WO2016178742A1 - Programmable delay circuit for low power applications - Google Patents

Programmable delay circuit for low power applications Download PDF

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Publication number
WO2016178742A1
WO2016178742A1 PCT/US2016/021864 US2016021864W WO2016178742A1 WO 2016178742 A1 WO2016178742 A1 WO 2016178742A1 US 2016021864 W US2016021864 W US 2016021864W WO 2016178742 A1 WO2016178742 A1 WO 2016178742A1
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WIPO (PCT)
Prior art keywords
delay
delay circuit
signal
output
input
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PCT/US2016/021864
Other languages
French (fr)
Inventor
Shraddha Sridhar
Jan Christian Diffenderfer
Guneet Singh
Michael Thomas Fertsch
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Qualcomm Incorporated
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Priority to US14/705,733 priority Critical patent/US9490785B1/en
Priority to US14/705,733 priority
Application filed by Qualcomm Incorporated filed Critical Qualcomm Incorporated
Publication of WO2016178742A1 publication Critical patent/WO2016178742A1/en

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Classifications

    • HELECTRICITY
    • H03BASIC ELECTRONIC CIRCUITRY
    • H03KPULSE TECHNIQUE
    • H03K5/00Manipulating pulses not covered by one of the other main groups in this subclass
    • H03K5/01Shaping pulses
    • H03K5/04Shaping pulses by increasing duration; by decreasing duration
    • H03K5/06Shaping pulses by increasing duration; by decreasing duration by the use of delay lines or other analogue delay elements
    • HELECTRICITY
    • H03BASIC ELECTRONIC CIRCUITRY
    • H03KPULSE TECHNIQUE
    • H03K3/00Circuits for generating electric pulses; Monostable, bistable or multistable circuits
    • H03K3/02Generators characterised by the type of circuit or by the means used for producing pulses
    • H03K3/027Generators characterised by the type of circuit or by the means used for producing pulses by the use of logic circuits, with internal or external positive feedback
    • H03K3/03Astable circuits
    • H03K3/0315Ring oscillators
    • HELECTRICITY
    • H03BASIC ELECTRONIC CIRCUITRY
    • H03KPULSE TECHNIQUE
    • H03K5/00Manipulating pulses not covered by one of the other main groups in this subclass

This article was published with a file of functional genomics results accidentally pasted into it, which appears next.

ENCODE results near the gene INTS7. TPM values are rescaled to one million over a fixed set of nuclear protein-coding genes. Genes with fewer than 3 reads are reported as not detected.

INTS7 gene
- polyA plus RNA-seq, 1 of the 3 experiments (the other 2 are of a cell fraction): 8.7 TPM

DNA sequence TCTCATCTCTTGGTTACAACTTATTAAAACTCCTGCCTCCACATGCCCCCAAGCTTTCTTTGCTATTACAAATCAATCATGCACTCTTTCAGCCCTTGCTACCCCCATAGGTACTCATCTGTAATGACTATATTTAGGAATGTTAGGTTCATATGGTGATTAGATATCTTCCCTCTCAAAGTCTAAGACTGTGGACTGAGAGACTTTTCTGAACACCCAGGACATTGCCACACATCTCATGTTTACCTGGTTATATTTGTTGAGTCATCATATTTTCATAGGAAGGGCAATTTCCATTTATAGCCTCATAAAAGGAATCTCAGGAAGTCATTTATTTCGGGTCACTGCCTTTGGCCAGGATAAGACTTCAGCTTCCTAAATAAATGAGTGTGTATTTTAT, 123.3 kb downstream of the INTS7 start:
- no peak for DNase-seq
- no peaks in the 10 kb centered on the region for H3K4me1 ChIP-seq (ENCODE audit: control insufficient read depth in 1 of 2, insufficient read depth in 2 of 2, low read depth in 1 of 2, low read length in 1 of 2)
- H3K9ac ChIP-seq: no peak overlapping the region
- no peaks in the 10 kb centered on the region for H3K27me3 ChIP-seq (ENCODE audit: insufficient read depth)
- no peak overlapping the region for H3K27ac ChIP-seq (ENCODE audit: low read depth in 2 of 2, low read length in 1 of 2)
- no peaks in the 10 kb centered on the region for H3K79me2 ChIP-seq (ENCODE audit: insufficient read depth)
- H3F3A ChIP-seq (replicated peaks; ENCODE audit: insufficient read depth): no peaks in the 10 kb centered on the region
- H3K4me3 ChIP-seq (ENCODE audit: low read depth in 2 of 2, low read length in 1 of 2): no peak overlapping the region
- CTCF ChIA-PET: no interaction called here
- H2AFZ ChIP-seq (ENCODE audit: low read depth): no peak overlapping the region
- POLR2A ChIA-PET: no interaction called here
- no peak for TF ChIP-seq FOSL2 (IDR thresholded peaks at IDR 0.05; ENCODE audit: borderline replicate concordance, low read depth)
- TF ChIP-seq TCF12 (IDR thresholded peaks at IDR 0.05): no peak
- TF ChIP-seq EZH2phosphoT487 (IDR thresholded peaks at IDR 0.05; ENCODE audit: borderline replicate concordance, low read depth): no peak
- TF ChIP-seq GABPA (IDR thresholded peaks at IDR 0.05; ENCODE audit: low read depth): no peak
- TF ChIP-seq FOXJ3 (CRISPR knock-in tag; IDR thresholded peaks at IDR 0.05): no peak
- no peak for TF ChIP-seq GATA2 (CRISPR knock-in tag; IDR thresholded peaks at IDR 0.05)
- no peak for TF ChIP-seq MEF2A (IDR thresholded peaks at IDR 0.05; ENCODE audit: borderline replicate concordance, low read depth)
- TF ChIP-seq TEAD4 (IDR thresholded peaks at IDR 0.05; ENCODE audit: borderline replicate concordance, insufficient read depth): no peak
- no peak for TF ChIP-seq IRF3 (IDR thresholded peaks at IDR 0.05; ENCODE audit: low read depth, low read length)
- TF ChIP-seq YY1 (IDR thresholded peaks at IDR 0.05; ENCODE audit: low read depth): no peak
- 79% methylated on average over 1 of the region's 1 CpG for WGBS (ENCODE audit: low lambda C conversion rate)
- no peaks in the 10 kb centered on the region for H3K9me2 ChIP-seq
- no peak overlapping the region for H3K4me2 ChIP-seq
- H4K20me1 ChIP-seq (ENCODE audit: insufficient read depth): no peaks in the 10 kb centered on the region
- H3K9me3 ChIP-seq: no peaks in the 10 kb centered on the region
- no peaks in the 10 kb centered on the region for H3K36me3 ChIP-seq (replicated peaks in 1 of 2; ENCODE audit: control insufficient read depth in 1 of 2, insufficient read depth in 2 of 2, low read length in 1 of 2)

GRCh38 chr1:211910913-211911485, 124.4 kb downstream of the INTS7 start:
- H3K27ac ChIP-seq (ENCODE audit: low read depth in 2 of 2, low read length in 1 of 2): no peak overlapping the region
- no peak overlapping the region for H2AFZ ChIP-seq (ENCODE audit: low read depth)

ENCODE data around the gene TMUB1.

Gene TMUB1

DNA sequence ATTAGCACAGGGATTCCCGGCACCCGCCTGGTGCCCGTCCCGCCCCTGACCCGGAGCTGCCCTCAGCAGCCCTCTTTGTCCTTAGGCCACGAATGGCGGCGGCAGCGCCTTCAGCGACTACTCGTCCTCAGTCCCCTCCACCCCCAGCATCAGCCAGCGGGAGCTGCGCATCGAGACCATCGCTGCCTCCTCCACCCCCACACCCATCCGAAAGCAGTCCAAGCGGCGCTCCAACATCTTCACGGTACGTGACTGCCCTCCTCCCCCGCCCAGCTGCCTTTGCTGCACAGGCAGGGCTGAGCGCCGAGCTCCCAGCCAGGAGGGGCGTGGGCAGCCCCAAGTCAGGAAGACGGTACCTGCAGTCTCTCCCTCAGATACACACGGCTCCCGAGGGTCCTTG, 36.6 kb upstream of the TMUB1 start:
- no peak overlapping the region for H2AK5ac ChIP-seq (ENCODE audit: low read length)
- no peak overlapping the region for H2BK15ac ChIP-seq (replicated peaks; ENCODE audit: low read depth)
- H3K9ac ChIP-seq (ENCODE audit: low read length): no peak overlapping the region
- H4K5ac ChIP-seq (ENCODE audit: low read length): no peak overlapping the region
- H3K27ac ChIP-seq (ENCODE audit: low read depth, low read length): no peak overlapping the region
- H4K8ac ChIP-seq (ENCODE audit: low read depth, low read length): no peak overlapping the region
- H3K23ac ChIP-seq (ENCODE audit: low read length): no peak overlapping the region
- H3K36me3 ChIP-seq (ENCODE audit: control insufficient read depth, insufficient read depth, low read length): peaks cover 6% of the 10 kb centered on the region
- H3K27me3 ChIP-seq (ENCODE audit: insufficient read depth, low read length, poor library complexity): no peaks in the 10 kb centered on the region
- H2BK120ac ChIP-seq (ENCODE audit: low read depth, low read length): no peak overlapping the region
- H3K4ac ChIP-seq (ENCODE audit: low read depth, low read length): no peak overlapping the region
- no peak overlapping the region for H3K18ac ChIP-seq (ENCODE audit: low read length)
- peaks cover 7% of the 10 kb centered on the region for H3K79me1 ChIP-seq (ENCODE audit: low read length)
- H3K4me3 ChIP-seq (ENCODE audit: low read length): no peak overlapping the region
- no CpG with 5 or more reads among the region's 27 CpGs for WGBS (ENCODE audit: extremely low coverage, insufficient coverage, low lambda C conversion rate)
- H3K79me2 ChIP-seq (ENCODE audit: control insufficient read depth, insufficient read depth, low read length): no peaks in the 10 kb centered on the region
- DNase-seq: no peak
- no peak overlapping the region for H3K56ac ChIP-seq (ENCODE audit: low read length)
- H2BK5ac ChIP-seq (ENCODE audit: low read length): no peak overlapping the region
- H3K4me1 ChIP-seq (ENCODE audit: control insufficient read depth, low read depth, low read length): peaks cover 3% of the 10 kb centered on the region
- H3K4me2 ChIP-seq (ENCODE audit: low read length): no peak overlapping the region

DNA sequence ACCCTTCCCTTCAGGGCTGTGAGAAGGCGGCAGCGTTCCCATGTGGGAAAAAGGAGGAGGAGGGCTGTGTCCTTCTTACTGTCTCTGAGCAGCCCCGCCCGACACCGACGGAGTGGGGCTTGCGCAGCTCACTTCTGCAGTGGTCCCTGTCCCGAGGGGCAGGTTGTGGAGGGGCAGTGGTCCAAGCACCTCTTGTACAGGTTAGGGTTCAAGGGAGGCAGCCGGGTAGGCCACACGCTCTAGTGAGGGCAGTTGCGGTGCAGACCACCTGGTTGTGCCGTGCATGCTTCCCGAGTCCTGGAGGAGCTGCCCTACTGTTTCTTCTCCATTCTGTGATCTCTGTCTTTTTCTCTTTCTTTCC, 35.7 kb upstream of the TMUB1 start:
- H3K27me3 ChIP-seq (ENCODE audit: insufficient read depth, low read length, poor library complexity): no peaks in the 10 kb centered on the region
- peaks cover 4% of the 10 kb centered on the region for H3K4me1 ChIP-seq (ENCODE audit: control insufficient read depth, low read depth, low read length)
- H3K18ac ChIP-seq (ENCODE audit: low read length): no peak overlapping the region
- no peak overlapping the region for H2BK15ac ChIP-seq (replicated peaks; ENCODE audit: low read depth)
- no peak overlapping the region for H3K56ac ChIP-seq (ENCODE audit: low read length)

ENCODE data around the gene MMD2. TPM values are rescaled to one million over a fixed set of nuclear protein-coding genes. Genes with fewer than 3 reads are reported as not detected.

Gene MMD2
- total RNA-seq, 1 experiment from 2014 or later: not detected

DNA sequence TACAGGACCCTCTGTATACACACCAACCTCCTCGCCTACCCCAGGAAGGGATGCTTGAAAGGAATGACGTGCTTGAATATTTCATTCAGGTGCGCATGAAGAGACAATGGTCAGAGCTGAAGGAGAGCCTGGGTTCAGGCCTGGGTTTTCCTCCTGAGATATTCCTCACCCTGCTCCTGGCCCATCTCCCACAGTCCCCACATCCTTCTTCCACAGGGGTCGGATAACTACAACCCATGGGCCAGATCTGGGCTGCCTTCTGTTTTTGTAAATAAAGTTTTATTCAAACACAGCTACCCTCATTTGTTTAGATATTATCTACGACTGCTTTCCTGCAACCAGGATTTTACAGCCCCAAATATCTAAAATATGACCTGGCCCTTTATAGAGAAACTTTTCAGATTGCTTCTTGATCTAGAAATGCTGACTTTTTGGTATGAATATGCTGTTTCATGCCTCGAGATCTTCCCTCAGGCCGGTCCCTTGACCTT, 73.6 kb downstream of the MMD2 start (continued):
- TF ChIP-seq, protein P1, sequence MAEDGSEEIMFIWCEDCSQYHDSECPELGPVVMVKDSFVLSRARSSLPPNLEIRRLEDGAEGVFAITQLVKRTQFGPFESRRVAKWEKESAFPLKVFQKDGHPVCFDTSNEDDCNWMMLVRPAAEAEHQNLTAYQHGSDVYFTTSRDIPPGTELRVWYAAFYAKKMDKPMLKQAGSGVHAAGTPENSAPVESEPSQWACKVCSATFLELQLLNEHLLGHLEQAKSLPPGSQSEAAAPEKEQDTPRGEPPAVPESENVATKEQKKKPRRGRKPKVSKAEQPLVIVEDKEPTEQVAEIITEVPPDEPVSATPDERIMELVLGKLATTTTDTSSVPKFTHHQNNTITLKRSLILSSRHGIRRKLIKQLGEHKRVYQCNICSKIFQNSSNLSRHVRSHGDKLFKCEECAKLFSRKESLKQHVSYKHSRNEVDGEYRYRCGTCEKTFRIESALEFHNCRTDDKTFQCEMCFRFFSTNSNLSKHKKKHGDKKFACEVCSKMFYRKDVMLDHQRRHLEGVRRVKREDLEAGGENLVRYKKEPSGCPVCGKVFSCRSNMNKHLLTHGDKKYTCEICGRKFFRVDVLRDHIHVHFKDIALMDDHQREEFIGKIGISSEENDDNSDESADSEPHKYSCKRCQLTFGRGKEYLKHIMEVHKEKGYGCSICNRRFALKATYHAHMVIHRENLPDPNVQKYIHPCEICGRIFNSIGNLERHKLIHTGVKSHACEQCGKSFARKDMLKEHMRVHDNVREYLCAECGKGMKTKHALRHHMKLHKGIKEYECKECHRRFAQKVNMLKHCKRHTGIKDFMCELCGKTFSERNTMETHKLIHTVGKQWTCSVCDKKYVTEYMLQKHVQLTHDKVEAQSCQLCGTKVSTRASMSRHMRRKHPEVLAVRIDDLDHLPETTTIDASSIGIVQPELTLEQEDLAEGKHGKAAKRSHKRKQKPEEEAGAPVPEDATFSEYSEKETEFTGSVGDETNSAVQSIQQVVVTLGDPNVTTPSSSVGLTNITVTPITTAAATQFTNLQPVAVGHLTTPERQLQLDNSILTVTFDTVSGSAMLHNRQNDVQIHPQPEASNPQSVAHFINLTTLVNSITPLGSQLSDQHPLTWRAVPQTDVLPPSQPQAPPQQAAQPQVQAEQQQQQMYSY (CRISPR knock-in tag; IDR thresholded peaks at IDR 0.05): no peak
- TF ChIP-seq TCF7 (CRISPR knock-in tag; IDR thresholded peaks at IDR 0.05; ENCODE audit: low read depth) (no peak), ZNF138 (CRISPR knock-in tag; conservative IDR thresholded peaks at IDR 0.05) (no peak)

• H03K5/13Arrangements having a single output and transforming input signals into pulses delivered at desired time intervals
    • H03K5/131Digitally controlled
    • HELECTRICITY
    • H03BASIC ELECTRONIC CIRCUITRY
    • H03KPULSE TECHNIQUE
    • H03K5/00Manipulating pulses not covered by one of the other main groups in this subclass
    • H03K2005/00013Delay, i.e. output pulse is delayed after input pulse and pulse length of output pulse is dependent on pulse length of input pulse
    • H03K2005/00019Variable delay
    • H03K2005/00058Variable delay controlled by a digital setting

Abstract

Programmable delay circuits are described herein according to embodiments of the present disclosure. In one embodiment, a delay circuit comprises a plurality of delay stages coupled in series. Each of the delay stages comprises a delay gate on a forward path of the delay circuit, wherein the delay gate is configured to pass or block a signal on the forward path depending on a logic state of a respective select signal. Each of the delay stages also comprises a multiplexer on a return path of the delay circuit, wherein the multiplexer is configured to pass a signal on the return path or route the signal on the forward path to the return path depending on the logic state of the respective select signal. Output logic states of the delay gates and the multiplexers may remain static during a change in the delay setting of the delay circuit to reduce glitch

Description

PROGRAMMABLE DELAY CIRCUIT FOR LOW POWER APPLICATIONS

BACKGROUND

Field